Another challenge for most captives of international insurance programs when compared to conventional international insurers is the ability to write across borders. Some industry commentators would contend that the EU has done away with most of the barriers relative to cross-border insurance delivery at least across EU/EEA states. Whilst in theory this is true, in practice some EU states continue to erect “speed-bumps” or “sleeping policemen# that hinder the extent of market entry.

“Writing business across borders poses challenges to captives. The EU, for example, may have removed barriers to entry but regulatory and fiscal adherence sometimes present more of a labyrinth than a straight path.”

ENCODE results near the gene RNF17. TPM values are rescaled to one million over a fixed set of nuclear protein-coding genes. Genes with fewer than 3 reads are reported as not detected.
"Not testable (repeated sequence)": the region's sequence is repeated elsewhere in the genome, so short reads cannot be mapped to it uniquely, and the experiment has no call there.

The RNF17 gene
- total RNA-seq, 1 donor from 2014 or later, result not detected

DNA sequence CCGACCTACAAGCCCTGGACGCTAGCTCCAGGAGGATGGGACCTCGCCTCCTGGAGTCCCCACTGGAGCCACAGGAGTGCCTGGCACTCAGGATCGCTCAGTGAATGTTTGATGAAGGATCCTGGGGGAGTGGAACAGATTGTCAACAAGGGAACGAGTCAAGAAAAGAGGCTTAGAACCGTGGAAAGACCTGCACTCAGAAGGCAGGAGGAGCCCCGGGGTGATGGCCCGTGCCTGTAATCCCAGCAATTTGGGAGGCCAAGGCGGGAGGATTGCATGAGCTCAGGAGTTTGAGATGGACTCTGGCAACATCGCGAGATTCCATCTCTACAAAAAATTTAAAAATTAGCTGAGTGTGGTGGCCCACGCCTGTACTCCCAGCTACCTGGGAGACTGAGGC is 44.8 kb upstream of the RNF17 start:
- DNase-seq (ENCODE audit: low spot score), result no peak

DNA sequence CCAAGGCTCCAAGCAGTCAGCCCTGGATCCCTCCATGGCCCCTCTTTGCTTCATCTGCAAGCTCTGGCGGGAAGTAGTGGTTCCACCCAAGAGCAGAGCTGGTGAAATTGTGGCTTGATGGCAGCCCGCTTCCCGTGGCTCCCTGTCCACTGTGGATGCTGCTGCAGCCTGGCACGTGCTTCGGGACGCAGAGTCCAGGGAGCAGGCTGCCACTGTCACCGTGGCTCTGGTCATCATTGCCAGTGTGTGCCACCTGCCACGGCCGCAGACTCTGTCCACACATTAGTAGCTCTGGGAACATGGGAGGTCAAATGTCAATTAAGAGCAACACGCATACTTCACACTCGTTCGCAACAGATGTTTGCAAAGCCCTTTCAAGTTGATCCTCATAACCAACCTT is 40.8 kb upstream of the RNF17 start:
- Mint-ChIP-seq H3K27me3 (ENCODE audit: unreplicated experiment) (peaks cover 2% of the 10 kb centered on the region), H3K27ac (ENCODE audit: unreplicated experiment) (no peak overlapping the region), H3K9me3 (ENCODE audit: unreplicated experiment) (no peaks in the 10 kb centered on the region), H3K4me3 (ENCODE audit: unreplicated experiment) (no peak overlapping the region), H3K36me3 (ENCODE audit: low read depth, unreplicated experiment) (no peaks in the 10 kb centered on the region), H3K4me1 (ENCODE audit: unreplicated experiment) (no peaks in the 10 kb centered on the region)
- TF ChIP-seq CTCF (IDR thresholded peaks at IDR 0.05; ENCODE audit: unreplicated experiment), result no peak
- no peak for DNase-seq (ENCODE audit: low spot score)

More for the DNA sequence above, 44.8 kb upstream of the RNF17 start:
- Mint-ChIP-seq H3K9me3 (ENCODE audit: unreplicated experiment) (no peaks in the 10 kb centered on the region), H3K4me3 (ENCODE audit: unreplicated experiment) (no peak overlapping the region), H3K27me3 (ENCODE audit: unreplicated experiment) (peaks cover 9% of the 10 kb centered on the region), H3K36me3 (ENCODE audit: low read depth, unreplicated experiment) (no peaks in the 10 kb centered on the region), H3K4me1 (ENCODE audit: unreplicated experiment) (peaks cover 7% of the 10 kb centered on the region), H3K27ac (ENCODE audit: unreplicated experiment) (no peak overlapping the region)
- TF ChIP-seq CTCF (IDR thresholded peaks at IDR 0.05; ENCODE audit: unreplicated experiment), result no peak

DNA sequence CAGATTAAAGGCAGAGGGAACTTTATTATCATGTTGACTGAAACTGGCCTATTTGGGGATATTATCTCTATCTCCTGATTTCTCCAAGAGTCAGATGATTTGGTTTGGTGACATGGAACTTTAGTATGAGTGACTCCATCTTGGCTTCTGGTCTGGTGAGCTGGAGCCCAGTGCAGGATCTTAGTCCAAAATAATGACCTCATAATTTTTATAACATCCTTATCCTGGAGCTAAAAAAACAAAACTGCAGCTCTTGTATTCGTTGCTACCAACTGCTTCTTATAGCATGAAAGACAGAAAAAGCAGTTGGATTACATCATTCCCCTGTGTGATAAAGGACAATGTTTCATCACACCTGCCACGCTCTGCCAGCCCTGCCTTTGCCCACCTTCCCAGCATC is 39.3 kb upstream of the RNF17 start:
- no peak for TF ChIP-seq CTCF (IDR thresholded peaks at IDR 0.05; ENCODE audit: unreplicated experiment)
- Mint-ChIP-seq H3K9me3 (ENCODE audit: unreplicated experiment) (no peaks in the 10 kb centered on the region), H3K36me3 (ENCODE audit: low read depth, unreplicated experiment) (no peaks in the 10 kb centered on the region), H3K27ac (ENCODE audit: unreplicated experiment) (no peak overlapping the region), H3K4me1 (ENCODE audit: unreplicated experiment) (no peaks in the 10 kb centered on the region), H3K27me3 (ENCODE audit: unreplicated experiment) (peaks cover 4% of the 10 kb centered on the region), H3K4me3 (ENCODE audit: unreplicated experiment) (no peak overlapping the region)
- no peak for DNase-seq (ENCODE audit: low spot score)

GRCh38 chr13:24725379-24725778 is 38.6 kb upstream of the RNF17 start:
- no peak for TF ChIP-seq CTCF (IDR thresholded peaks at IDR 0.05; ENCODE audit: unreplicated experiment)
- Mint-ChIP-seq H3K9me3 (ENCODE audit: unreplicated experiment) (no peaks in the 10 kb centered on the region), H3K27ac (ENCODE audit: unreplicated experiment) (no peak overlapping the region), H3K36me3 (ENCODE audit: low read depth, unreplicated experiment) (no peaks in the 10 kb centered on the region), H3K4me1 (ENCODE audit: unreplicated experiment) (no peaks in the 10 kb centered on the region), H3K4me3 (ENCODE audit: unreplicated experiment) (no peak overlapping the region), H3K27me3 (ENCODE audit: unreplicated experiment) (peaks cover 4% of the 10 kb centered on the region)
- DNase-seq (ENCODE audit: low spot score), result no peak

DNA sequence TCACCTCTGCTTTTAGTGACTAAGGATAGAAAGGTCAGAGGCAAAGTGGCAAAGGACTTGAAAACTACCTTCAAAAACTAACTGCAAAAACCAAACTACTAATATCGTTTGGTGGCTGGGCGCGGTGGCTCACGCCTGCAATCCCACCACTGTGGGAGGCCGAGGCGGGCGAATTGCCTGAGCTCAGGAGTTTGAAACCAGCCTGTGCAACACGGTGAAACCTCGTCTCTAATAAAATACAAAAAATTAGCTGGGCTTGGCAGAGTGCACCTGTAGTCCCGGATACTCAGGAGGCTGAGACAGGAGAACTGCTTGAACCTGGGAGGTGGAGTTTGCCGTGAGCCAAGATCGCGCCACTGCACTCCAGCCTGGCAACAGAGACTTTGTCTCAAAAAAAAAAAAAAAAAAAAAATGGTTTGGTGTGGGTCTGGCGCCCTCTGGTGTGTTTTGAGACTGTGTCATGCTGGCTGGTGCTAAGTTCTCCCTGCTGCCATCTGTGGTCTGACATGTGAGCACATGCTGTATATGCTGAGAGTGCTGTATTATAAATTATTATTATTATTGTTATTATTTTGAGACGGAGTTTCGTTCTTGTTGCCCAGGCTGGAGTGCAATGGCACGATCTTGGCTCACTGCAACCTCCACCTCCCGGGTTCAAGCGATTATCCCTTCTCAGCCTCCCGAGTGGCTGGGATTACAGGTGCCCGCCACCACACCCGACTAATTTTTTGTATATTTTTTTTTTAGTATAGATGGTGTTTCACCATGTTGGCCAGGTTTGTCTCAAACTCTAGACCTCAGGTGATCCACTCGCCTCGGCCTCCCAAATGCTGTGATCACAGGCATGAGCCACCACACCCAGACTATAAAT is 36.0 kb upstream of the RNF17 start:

Sleeping Policemen        

Writing Across Borders in the EU

Differences in the interpretation of EU directives concerning the conduct of insurance is one of the main nuisances (for example Freedom of Services vs Freedom of Establishment).Some EU host-jurisdictions heavy-handedly push for freedom of establishment when faced with applications from other EU jurisdictions under Freedom of Services directive. Fiscally, and from a supervision perspective, it gives the host country greater control of business being written in its territory and it purportedly improves consumer protection within the host territory. However, (a.) it goes against the spirit of Freedom of Services, (b.) creates a higher cost burden for companies and (c.) is not wholly applicable to captives (or PORCs) since the business is driven and/or is being written for the benefit of the ultimate beneficiary owner/s.